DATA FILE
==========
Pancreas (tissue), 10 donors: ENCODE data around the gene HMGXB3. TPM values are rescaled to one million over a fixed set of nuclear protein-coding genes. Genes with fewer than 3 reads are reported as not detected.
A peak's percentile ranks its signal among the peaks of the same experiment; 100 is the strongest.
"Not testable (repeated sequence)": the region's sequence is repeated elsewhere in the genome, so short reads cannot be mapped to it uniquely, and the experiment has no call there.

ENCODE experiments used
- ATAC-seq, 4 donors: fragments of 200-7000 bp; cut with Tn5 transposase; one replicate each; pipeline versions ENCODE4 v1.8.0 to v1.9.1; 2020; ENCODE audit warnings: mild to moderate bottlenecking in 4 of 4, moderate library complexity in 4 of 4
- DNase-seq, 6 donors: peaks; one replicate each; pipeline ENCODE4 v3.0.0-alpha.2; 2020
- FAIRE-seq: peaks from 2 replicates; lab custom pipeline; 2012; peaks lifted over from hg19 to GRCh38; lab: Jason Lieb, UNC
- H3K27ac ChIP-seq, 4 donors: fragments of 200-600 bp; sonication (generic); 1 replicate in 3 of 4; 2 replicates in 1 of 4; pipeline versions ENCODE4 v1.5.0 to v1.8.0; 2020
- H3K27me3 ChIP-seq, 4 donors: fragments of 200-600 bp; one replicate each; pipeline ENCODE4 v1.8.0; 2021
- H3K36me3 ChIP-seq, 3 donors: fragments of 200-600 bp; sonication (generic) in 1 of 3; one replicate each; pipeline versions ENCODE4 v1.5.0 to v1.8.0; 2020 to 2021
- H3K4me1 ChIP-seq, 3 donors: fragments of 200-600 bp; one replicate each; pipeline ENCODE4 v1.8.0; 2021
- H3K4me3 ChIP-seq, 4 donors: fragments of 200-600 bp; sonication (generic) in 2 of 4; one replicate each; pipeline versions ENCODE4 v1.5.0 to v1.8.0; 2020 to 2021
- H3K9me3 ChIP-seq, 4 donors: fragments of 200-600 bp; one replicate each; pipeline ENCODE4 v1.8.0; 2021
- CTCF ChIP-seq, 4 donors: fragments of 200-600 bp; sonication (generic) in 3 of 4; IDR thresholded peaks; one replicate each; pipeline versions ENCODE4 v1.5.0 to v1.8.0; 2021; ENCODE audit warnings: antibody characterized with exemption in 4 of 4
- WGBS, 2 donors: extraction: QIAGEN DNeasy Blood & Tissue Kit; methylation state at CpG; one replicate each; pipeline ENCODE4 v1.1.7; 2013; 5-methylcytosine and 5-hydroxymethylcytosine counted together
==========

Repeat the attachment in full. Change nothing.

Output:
Pancreas (tissue), 10 donors: ENCODE data around the gene HMGXB3. TPM values are rescaled to one million over a fixed set of nuclear protein-coding genes. Genes with fewer than 3 reads are reported as not detected.
A peak's percentile ranks its signal among the peaks of the same experiment; 100 is the strongest.
"Not testable (repeated sequence)": the region's sequence is repeated elsewhere in the genome, so short reads cannot be mapped to it uniquely, and the experiment has no call there.

ENCODE experiments used
- ATAC-seq, 4 donors: fragments of 200-7000 bp; cut with Tn5 transposase; one replicate each; pipeline versions ENCODE4 v1.8.0 to v1.9.1; 2020; ENCODE audit warnings: mild to moderate bottlenecking in 4 of 4, moderate library complexity in 4 of 4
- DNase-seq, 6 donors: peaks; one replicate each; pipeline ENCODE4 v3.0.0-alpha.2; 2020
- FAIRE-seq: peaks from 2 replicates; lab custom pipeline; 2012; peaks lifted over from hg19 to GRCh38; lab: Jason Lieb, UNC
- H3K27ac ChIP-seq, 4 donors: fragments of 200-600 bp; sonication (generic); 1 replicate in 3 of 4; 2 replicates in 1 of 4; pipeline versions ENCODE4 v1.5.0 to v1.8.0; 2020
- H3K27me3 ChIP-seq, 4 donors: fragments of 200-600 bp; one replicate each; pipeline ENCODE4 v1.8.0; 2021
- H3K36me3 ChIP-seq, 3 donors: fragments of 200-600 bp; sonication (generic) in 1 of 3; one replicate each; pipeline versions ENCODE4 v1.5.0 to v1.8.0; 2020 to 2021
- H3K4me1 ChIP-seq, 3 donors: fragments of 200-600 bp; one replicate each; pipeline ENCODE4 v1.8.0; 2021
- H3K4me3 ChIP-seq, 4 donors: fragments of 200-600 bp; sonication (generic) in 2 of 4; one replicate each; pipeline versions ENCODE4 v1.5.0 to v1.8.0; 2020 to 2021
- H3K9me3 ChIP-seq, 4 donors: fragments of 200-600 bp; one replicate each; pipeline ENCODE4 v1.8.0; 2021
- CTCF ChIP-seq, 4 donors: fragments of 200-600 bp; sonication (generic) in 3 of 4; IDR thresholded peaks; one replicate each; pipeline versions ENCODE4 v1.5.0 to v1.8.0; 2021; ENCODE audit warnings: antibody characterized with exemption in 4 of 4
- WGBS, 2 donors: extraction: QIAGEN DNeasy Blood & Tissue Kit; methylation state at CpG; one replicate each; pipeline ENCODE4 v1.1.7; 2013; 5-methylcytosine and 5-hydroxymethylcytosine counted together